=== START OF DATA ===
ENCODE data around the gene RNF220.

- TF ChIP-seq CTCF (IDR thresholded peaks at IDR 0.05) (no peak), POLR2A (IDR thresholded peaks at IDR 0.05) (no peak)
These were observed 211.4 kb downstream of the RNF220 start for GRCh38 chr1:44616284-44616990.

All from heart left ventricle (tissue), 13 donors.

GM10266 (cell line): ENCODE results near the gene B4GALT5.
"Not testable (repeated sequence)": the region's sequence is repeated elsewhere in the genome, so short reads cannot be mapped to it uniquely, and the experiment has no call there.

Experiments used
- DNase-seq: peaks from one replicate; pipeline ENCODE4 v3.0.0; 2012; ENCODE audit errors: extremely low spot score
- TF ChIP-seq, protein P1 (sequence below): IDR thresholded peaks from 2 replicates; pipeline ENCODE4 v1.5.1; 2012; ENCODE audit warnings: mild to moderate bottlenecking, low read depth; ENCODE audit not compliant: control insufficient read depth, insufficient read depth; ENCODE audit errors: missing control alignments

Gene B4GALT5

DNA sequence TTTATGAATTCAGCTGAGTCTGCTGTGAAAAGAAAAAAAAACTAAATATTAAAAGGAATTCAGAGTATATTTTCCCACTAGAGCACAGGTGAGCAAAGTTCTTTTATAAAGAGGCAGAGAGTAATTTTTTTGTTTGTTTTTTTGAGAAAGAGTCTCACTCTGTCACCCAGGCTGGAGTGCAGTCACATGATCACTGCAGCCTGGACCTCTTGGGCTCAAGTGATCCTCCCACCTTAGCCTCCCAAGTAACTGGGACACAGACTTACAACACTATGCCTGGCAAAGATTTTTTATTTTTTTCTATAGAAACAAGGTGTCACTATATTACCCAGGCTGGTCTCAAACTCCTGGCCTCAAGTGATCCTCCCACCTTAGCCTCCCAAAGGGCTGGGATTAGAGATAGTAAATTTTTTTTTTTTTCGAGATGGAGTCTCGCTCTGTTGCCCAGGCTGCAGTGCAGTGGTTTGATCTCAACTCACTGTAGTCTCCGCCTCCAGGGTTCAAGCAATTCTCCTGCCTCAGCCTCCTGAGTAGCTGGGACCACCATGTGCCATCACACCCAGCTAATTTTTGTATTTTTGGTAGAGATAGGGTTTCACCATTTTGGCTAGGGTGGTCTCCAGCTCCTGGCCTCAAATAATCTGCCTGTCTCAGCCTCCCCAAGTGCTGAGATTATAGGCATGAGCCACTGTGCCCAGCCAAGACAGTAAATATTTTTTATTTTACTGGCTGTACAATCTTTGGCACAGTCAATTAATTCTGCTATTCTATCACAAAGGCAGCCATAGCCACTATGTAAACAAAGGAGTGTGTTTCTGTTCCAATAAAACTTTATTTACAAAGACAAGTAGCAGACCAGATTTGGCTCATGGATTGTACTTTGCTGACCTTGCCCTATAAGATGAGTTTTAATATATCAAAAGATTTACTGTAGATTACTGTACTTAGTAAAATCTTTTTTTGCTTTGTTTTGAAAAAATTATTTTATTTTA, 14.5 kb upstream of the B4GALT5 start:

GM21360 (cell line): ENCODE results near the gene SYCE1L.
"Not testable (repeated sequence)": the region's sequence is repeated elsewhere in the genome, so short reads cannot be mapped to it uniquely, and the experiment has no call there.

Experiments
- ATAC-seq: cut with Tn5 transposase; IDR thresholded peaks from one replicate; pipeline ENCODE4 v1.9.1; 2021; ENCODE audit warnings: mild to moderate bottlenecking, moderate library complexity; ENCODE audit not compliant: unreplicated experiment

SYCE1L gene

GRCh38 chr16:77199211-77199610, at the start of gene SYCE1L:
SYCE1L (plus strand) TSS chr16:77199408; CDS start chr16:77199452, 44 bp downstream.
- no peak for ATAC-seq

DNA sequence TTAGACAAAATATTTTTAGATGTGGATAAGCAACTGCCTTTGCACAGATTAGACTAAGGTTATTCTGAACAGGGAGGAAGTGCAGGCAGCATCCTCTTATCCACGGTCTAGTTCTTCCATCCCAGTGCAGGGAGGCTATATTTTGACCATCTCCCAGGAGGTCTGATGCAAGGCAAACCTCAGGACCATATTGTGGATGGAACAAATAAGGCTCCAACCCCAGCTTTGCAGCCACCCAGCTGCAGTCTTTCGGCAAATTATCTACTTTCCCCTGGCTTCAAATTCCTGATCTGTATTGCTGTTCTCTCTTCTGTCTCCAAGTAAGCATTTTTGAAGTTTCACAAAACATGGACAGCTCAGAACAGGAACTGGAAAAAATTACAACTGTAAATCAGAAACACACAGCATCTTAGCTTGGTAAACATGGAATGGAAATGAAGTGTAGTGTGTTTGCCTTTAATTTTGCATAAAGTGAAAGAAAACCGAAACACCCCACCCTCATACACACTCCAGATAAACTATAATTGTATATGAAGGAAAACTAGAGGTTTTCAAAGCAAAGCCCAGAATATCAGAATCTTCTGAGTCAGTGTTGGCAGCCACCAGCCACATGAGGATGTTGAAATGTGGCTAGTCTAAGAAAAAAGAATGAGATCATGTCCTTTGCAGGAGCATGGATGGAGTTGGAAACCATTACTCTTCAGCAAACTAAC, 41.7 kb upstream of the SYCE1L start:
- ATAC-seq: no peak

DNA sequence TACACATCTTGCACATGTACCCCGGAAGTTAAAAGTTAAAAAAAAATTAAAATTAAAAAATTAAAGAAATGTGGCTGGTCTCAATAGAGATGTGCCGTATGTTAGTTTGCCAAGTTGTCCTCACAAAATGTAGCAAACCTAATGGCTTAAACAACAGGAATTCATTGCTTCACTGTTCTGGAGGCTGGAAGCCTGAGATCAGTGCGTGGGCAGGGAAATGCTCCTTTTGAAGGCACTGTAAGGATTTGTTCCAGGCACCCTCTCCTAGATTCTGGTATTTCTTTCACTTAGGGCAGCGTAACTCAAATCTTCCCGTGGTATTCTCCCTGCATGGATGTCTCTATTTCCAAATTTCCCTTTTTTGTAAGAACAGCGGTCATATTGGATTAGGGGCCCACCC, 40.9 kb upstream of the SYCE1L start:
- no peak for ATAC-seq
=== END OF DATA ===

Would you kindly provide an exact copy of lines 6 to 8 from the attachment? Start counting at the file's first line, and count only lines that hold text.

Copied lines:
"Not testable (repeated sequence)": the region's sequence is repeated elsewhere in the genome, so short reads cannot be mapped to it uniquely, and the experiment has no call there.

Experiments used
- DNase-seq: peaks from one replicate; pipeline ENCODE4 v3.0.0; 2012; ENCODE audit errors: extremely low spot score